Marketing From A Woman's Point of View

Connecting On LinkedIn: Socially Promiscuous or All Business?

As most of you know, social media is one of my favorite marketing subjects, and if you have been a reader here for any amount of time (or have not been hiding under a bush) you have heard of social networking sites like, Facebook, Twitter, FriendFeed and a host of other sites. Social media has been accepted as not only a great way to connect with friends but as a very effective business networking platform and community.

While Facebook and Twitter are favorite microblogging sites that can generate significant traffic to your site, I believe the less popular site called LinkedIn is the way to build a professional business network.  It’s a social networking site that is designed and focuses on  business-minded individuals who don’t want to be bothered with all the  frills and apps that come with other networking sites.

Think about it, can you picture a CEO or top executive sitting down to touch bases with their business contacts on Facebook?  LinkedIn may be a smaller site, but when it comes to your business contacts and clients, quality is far more important than quantity.  Plus, if people are talking to you through LinkedIn, they’re more likely to think you’re a quality contact to add to their community too.

Chris Brogan, who is a Social Media pro and not shy about his views, recently posted an article on his blog on “Friending and Reputaton” which discussed whether it was appropriate to ask someone you barely know for a recommendation on LinkedIn. Most of his readers (including yours truly) agreed that it is not a good idea to put your name on the line that way, especially on LinkedIn because of the more professional atmosphere and the longevity of your referral.  Chris had this to say:

I’m a promiscuous connector. I invite people to connect with me on LinkedIn via Twitter all the time. The reason is this: I don’t consider friending (the act of adding a connection to you on a social network) the same as endorsement…On services like LinkedIn, I will connect with anyone, but I will only write recommendations for people whose professional work I can vouch for myself in some capacity. To me, this is a matter of how much of my reputation I’m willing to extend to the other person.

Chris’s viewpoint on LinkedIn is a little more liberal than my own. I look at Twitter or Facebook as ways to flaunt my promiscuity.  (Somehow that just doesn’t sound as kosher coming from  me, but I’m leaving it because I like it!) I use Twitter to communicate to a larger community, promote my blog, and  build relationships with short bursts of conversation. It’s perfect for on the fly updates.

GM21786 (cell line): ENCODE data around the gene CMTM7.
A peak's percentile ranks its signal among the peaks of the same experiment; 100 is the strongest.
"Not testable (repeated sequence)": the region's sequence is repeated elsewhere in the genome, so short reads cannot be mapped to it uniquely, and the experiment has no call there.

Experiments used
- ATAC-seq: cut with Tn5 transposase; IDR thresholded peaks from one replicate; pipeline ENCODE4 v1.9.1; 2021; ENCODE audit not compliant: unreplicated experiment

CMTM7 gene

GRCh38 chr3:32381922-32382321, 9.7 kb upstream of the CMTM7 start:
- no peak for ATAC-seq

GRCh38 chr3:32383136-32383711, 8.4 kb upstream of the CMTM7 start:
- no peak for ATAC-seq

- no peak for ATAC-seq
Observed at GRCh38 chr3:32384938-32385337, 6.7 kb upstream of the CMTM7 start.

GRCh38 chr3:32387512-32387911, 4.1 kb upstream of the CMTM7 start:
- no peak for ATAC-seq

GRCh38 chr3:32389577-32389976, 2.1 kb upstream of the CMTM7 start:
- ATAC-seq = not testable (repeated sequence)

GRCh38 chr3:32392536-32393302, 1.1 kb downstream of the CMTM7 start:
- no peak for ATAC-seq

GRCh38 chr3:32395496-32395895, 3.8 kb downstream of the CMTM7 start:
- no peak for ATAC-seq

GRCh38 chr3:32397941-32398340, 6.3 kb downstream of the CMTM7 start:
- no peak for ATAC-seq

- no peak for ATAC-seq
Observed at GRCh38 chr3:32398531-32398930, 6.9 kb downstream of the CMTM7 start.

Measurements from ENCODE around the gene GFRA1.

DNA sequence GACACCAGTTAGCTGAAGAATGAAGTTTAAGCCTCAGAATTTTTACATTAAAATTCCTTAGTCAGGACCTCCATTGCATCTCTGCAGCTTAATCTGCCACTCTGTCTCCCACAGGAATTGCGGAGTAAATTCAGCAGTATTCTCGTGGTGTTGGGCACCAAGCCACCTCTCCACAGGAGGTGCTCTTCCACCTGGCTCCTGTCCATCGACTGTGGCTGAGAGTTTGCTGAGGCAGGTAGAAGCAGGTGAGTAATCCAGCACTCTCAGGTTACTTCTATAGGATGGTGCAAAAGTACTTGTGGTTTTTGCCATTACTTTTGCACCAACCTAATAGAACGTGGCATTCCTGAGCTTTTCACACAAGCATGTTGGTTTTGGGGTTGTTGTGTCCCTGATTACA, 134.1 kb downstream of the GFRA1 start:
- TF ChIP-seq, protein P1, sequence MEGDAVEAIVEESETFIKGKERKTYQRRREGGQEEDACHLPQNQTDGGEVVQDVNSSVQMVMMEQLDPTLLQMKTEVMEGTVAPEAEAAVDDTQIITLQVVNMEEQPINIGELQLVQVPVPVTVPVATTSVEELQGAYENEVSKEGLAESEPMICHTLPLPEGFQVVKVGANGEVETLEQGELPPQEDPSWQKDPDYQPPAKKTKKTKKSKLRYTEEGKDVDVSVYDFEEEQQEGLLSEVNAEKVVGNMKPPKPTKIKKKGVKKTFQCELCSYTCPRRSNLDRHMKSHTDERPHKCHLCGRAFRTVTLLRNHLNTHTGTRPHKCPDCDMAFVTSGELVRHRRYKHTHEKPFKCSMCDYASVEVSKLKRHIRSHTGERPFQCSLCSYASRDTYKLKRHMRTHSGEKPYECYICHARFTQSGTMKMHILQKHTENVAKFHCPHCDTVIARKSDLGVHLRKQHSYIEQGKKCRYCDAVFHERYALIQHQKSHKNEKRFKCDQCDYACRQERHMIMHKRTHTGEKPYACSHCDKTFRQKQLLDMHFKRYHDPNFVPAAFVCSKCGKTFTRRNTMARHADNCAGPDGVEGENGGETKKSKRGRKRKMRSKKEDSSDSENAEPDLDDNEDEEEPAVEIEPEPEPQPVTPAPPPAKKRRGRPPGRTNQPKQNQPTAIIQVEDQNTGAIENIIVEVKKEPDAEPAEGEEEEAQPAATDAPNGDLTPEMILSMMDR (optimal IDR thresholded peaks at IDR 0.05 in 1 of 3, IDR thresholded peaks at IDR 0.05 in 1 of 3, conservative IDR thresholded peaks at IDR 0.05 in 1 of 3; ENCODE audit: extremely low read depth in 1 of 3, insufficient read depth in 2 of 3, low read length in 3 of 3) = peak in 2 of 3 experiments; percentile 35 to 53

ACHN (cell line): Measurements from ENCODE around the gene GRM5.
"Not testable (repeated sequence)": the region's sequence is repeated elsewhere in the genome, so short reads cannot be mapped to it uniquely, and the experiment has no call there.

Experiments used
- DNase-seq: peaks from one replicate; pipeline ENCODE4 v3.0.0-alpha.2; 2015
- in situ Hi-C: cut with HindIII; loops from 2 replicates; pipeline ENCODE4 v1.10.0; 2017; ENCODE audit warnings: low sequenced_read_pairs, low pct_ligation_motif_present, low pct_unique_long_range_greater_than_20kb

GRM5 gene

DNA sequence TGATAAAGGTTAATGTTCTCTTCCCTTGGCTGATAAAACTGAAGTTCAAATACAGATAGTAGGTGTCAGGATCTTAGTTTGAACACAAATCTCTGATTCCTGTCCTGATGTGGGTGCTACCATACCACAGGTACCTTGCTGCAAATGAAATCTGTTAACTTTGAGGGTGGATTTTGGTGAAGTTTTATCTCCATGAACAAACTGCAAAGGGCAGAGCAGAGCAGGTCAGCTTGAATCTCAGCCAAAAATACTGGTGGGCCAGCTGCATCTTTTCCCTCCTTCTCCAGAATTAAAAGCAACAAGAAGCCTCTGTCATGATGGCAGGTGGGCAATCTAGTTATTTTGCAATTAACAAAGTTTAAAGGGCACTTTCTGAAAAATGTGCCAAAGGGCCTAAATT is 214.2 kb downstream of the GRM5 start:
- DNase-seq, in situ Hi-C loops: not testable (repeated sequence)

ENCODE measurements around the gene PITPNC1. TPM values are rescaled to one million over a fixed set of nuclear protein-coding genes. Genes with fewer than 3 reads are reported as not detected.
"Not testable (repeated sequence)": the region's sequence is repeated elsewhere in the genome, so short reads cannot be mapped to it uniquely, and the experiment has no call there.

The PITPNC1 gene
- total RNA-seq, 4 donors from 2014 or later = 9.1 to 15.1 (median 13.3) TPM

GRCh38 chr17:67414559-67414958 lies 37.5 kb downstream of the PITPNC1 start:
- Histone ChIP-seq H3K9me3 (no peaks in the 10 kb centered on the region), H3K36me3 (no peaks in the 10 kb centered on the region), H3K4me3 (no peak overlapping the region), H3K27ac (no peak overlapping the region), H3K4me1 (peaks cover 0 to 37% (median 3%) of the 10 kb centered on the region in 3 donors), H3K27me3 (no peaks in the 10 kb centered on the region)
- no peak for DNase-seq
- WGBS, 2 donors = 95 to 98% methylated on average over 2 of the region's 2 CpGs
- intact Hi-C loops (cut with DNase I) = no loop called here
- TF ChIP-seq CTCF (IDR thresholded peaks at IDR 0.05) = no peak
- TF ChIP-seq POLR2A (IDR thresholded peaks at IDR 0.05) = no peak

I treat LinkedIn as my business contact community…or my management/executive Rolodex.  LinkedIn allows me to get into your network and your network’s network to find people who I want to network my way into. It’s a beautiful thing.  Now once I wiggle into that network the important thing is  to nuture the relationship.  Don’t ask for the connection then never go back and communicate.

As with any social network, your success rests on several factors:

  1. How engaged you are with your network
  2. How engaging YOU are
  3. What value you offer – Put yourself in their shoes and ask “What’s in it for me?”

Communication skills should flow right from the beginning with your LinkedIn Invitations you will be sending out. Don’t just use the canned invitation without adding your personal touch. Try something like, “Hey, I met you at the such-&-such event (use your experience) and I’d love to talk more.  Let’s connect on Linked In”.   Put the relationship into context…remind them who you are and what you may have in common. (there’s that promiscuity again.)

When you are communicating with your network, you need to be authentic and genuine.  Nobody wants to hear a PR pitch or something that looks like HR cleaned it up for you.  We want the real person. It’s not just, “What’s your business? What’s your product? What’s your service?” It’s more of a one-on-one personal relationship.

No one wants a billboard screaming at them…they want business casual & they want you to understand their needs.  Remember that listening is the most important factor in communication. (Women have been trying to pound that into their mates heads for years!)  This is a great video that Microsoft put out that puts the Advertiser / Consumer relationship into perspective.  It only takes a couple minutes to watch and really shows how the days of reaching consumers & clients has changed.

Do you differentiate between social networks?  How can you see LinkedIn working in your marketing plan?  What area of social media and social networking would you like to know more about?  Share your comments and thoughts below.

To Your Success,

Bonus tip for your LinkedIn profile ~~> When you sign up on LinkedIn, use a name based on your own name and be SURE to use keywords that pertain to your business.  That way, if someone searches that term, your page will come up.

When you are communicating, you need to be authentic and genuine.
Nobody wants to hear a PR pitch. Nobody wants to hear something that
looks like HR cleaned it up for you. We want the regular person. We want
the real person.

August 21, 2009   3 Comments